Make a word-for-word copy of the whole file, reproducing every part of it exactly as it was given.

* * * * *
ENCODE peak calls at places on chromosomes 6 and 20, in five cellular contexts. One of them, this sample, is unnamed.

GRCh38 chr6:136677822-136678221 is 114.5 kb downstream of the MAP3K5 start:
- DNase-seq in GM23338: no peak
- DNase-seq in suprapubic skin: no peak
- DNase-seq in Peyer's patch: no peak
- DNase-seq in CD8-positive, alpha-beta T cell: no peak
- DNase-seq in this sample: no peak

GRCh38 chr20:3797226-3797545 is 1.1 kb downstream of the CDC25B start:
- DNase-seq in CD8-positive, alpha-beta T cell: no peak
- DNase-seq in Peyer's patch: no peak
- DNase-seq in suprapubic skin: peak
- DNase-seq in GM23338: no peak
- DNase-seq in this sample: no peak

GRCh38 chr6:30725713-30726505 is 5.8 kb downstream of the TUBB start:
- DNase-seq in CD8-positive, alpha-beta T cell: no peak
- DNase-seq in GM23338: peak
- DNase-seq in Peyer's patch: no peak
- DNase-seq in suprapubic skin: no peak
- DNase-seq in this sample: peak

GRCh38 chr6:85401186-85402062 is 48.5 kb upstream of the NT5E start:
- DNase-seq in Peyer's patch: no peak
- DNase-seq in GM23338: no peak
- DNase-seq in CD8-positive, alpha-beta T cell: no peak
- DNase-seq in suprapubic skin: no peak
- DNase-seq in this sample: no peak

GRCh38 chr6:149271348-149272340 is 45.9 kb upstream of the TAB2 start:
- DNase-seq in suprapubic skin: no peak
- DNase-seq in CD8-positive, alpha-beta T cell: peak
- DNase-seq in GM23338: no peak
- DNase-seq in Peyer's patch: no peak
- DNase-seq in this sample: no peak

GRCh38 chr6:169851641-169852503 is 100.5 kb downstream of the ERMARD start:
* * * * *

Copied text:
ENCODE peak calls at places on chromosomes 6 and 20, in five cellular contexts. One of them, this sample, is unnamed.

GRCh38 chr6:136677822-136678221 is 114.5 kb downstream of the MAP3K5 start:
- DNase-seq in GM23338: no peak
- DNase-seq in suprapubic skin: no peak
- DNase-seq in Peyer's patch: no peak
- DNase-seq in CD8-positive, alpha-beta T cell: no peak
- DNase-seq in this sample: no peak

GRCh38 chr20:3797226-3797545 is 1.1 kb downstream of the CDC25B start:
- DNase-seq in CD8-positive, alpha-beta T cell: no peak
- DNase-seq in Peyer's patch: no peak
- DNase-seq in suprapubic skin: peak
- DNase-seq in GM23338: no peak
- DNase-seq in this sample: no peak

GRCh38 chr6:30725713-30726505 is 5.8 kb downstream of the TUBB start:
- DNase-seq in CD8-positive, alpha-beta T cell: no peak
- DNase-seq in GM23338: peak
- DNase-seq in Peyer's patch: no peak
- DNase-seq in suprapubic skin: no peak
- DNase-seq in this sample: peak

GRCh38 chr6:85401186-85402062 is 48.5 kb upstream of the NT5E start:
- DNase-seq in Peyer's patch: no peak
- DNase-seq in GM23338: no peak
- DNase-seq in CD8-positive, alpha-beta T cell: no peak
- DNase-seq in suprapubic skin: no peak
- DNase-seq in this sample: no peak

GRCh38 chr6:149271348-149272340 is 45.9 kb upstream of the TAB2 start:
- DNase-seq in suprapubic skin: no peak
- DNase-seq in CD8-positive, alpha-beta T cell: peak
- DNase-seq in GM23338: no peak
- DNase-seq in Peyer's patch: no peak
- DNase-seq in this sample: no peak

GRCh38 chr6:169851641-169852503 is 100.5 kb downstream of the ERMARD start: